Security isn't the real reason. Greed is. The list of prohibited items one can bring in (aside from the bags themselves) will, apparently, be unchanged, so a clear bag still will require a security person to check for things. A bag might be transparent, but its contents are largely not, so there will still be a potentially rude asshat there to poke through your sweater and magazines to make sure you don't have a knife or an air horn. Imposing the restriction is instead intended to discourage people from bringing anything with them to the games.

I typically go to around 25-30 games a season. Almost every time I have with me a messenger bag, which I bought for the express purpose of taking to the ballpark, as the backpack I had previously used had become too much of an annoyance with ballpark security being too invasive and opening each and every little pocket in the thing to look for the very few prohibited items (booze/beverages, weapons, noisemakers—all of which would not fit in most of the pockets anyway). My messenger bag contains my scorebook, a few writing implements, my glasses case so I can switch from sunglasses to my regular specs, and a sweatshirt or light jacket layer. If I go to the game early, it'll also contain a section of newspaper or a magazine or other reading material. Depending on my seat's proximity to potential foul balls, it may include my first-baseman's mitt. If I travel by bicycle, it also has my bike headlamp and accompanying battery, since I don't want to leave those on my bike to potentially get stolen. My seatmate will generally have, depending on who it is that night, a canvas tote or a shoulder bag with a similar inventory (though usually minus anything bicycle-related). These things do not demand a lot of time at the gate, it's pretty quick (unless I get one of the more asshatish bag-checkers who want to make sure I know they have power over me).

The problem, so far as the PWMR are concerned, is that sometimes there's something else in my messenger bag: A can of peanuts, or a piece of fruit, or a package of wasabi rice crackers, or a sandwich. Now, the PWMR don't want to overtly prohibit outside food, that would be too honest. Instead they want to make it as inconvenient as possible; even if the more determined fan still works the system to bring in something to eat, more will not, and thus (the theory goes) will buy concessions from the cashless stands inside. Even better, as a secondary goal, vendors outside of the ballpark will lose business as fewer people will by hot dogs and peanuts and popcorn and such from them because it's now a cumbersome exercise to get it into the ballpark with no bag (or only preapproved clear vinyl mini-bags already crammed full with your fleece jacket and what you might normally carry in your purse).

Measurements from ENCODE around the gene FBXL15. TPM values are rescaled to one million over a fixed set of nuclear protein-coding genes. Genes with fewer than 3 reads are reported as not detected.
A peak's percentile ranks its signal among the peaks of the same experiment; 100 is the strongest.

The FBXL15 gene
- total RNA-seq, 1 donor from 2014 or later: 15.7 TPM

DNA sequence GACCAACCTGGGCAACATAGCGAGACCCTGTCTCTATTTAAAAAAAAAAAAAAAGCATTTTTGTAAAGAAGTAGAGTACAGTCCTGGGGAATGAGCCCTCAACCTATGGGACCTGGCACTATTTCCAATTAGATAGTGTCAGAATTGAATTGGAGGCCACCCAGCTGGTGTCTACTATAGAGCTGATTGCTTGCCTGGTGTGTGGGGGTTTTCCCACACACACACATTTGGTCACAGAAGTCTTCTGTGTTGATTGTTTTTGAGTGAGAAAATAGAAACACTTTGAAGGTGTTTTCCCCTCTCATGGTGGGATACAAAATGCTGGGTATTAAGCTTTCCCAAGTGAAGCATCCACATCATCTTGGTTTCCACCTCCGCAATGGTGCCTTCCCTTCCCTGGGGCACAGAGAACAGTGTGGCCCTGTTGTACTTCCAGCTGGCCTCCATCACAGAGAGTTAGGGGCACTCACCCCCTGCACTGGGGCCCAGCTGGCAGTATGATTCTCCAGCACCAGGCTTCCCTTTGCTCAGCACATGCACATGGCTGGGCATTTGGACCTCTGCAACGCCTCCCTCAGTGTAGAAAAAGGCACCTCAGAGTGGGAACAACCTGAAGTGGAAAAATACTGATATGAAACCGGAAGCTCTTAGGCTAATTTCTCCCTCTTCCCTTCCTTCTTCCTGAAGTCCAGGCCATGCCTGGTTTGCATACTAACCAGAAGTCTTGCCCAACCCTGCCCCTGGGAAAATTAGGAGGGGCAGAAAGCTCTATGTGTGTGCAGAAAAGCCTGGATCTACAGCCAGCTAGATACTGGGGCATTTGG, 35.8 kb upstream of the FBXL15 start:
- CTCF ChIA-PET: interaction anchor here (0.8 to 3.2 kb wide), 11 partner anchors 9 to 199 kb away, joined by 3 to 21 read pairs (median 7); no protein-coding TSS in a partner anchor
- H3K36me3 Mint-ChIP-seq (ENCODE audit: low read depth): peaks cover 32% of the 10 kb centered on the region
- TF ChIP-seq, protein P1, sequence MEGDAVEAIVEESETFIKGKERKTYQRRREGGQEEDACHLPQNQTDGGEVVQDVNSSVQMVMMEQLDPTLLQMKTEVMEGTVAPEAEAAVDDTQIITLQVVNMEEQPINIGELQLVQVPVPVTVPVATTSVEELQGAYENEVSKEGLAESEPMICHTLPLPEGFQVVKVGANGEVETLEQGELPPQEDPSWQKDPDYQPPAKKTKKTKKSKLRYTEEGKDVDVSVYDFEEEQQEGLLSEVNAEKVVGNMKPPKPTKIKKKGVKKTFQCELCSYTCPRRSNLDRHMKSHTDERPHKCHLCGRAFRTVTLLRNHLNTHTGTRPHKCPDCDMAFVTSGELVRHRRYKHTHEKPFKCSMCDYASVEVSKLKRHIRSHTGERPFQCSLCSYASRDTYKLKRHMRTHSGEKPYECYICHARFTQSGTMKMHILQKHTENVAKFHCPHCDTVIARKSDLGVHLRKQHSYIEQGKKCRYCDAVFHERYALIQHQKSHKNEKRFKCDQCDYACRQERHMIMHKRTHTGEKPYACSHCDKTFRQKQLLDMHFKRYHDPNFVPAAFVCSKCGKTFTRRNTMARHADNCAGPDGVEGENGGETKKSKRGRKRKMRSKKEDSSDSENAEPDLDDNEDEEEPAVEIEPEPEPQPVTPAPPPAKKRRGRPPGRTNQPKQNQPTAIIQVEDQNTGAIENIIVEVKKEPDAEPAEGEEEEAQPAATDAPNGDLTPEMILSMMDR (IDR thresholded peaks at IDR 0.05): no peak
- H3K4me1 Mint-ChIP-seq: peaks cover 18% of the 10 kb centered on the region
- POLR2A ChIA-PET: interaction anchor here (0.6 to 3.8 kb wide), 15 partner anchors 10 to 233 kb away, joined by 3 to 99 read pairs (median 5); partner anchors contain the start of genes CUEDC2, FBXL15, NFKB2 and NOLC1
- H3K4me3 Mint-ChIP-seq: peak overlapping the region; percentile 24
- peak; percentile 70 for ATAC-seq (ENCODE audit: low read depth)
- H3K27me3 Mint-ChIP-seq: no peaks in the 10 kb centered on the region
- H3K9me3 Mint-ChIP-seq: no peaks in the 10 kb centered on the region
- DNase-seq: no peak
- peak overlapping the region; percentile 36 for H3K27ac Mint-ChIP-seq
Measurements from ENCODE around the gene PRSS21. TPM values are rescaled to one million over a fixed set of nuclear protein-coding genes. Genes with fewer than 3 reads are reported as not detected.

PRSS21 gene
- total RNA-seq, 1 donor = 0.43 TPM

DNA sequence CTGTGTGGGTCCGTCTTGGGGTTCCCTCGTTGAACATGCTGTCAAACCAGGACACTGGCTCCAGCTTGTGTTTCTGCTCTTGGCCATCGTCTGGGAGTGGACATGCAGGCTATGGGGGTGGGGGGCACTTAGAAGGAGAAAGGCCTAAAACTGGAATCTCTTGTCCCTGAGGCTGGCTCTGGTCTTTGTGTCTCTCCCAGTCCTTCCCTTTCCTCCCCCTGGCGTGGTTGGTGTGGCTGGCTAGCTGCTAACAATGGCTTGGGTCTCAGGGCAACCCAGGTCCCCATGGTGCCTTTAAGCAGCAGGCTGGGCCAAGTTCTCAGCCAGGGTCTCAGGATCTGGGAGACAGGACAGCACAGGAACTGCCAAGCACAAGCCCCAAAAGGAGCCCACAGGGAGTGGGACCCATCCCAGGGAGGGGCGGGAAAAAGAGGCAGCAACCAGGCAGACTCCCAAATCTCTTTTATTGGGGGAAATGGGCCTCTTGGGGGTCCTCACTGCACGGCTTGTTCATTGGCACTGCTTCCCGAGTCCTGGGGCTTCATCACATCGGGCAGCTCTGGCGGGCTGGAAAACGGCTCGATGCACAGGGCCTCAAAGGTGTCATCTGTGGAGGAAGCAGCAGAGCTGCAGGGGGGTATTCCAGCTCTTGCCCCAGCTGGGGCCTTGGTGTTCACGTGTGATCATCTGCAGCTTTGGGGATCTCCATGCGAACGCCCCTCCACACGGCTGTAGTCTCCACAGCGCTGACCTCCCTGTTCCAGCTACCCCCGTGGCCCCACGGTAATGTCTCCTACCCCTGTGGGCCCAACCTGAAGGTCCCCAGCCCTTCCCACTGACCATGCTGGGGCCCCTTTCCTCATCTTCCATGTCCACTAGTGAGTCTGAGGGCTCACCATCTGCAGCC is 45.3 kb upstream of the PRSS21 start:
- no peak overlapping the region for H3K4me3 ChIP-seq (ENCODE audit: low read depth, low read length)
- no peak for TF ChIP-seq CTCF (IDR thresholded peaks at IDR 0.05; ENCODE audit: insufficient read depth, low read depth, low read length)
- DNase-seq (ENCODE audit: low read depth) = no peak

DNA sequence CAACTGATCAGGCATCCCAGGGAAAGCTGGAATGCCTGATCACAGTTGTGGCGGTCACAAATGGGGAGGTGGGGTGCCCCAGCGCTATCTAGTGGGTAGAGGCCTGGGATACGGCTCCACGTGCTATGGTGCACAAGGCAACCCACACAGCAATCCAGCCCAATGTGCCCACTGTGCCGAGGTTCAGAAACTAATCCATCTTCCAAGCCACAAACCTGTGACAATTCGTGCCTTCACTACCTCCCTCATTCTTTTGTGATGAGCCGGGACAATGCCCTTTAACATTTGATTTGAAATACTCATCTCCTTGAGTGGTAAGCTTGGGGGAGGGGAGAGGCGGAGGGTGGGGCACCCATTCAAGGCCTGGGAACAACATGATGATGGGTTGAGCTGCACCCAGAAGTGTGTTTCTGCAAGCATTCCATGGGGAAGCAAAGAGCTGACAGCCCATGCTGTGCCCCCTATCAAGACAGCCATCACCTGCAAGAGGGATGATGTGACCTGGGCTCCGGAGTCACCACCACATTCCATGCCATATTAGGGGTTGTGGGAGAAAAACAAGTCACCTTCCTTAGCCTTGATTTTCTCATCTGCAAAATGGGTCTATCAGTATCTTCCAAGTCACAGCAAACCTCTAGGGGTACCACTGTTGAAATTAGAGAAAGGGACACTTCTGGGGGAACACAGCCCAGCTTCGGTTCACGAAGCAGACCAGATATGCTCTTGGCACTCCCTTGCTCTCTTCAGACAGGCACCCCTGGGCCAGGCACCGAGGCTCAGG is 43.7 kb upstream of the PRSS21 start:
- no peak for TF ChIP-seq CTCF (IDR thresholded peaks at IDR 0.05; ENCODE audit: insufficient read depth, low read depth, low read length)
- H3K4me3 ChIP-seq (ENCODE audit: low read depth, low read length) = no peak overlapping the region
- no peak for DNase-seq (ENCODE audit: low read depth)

Another "benefit" to the no-bags policy will be the encouragement of people to park closeby. If you want to bring your scorebook, your fleece jacket, your cumbersome ziplock bag of snack food, newspaper, glasses, whatever else, without a bag to carry them, it's going to be a pain in the ass to carry them all in your arms several blocks from the cheap/free parking or to take some other form of transport. You're now incentivized to both drive and to pay to park in the Mariners' garage or nearby lots that the club gets a cut from.

The idea that a no-bag policy will be fast and "convenient" for patrons does not factor in (a) the casual fan that does not know about the policy ahead of time; (b) families that need to bring things with them to manage young children (even if an exception is made for "diaper bags," that still leaves people bringing older-than-toddler children unable to carry in basics); (c) anyone who travels to the game without a vehicle from, say, a job or other locale and has some everyday stuff with them; or (d) the general alienation factor that the prohibition will create. All in an effort to manipulate patrons into spending more money when they're already shelling out a lot just for tickets.

I'm OK with cashless transactions as an option. I ran into the phenomenon for the first time a couple of years ago at Nationals Park in DC—some concession stands had just one till set up to accept cash, the majority were cards only. It was a nuisance trying to find someone who would be willing to, you know, take my actual money, but once I sussed out the situation I could get what I wanted even if there was a slightly longer wait time.

Likewise, I'm good with the idea that a portion of the gates will be dedicated to people with no bags. Have 25% of the gates be "express lanes" for patrons with nothing for security to check. If things trend one way or another, adjust the percentage from series to series or day to day.

But by making these things mandatory, an across-the-board ultimatum, the PWMR are effectively giving a giant middle-finger salute to the very people they depend on for their success. Which, admittedly, is not new for the Mariners or other pro sports franchises; one need only look as far as the "dynamic pricing" scheme and the walk-up surcharge to see that.

Kevin Mather is gone. Maybe, just maybe, whoever ends up taking his place running the non-baseball end of the business of the Mariners will see that the Mather agenda is counter-productive and change course. But I'm not holding my breath—the PWMR have been screwing over fans for 15+ years in the name of short-sighted greed.